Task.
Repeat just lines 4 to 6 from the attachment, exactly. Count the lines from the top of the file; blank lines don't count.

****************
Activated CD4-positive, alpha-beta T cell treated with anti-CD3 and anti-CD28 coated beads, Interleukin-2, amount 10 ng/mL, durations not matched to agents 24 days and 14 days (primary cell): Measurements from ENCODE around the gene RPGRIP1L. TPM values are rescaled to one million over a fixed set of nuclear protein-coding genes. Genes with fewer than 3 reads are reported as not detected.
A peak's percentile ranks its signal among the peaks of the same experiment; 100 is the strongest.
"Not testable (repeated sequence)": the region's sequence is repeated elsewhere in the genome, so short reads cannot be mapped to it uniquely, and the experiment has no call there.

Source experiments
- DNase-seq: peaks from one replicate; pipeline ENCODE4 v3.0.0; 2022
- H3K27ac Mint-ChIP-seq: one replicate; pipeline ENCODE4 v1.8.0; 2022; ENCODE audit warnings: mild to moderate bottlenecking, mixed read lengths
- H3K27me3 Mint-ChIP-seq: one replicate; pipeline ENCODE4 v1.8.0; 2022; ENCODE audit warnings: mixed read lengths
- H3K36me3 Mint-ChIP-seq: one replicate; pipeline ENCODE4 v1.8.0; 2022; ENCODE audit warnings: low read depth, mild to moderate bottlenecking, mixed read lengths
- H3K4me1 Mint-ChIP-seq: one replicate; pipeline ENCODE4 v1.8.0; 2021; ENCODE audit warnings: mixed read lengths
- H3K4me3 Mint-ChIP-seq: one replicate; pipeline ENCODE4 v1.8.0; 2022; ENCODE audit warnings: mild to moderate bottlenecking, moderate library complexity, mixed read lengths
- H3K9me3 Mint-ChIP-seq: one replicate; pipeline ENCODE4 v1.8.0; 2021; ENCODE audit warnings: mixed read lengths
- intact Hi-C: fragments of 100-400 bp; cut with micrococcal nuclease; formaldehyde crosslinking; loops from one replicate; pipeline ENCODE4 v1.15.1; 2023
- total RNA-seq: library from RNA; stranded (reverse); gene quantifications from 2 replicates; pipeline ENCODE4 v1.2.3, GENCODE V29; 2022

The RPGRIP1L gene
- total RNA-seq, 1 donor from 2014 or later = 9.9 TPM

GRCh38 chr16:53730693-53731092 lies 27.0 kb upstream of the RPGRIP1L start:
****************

Source experiments
- DNase-seq: peaks from one replicate; pipeline ENCODE4 v3.0.0; 2022
- H3K27ac Mint-ChIP-seq: one replicate; pipeline ENCODE4 v1.8.0; 2022; ENCODE audit warnings: mild to moderate bottlenecking, mixed read lengths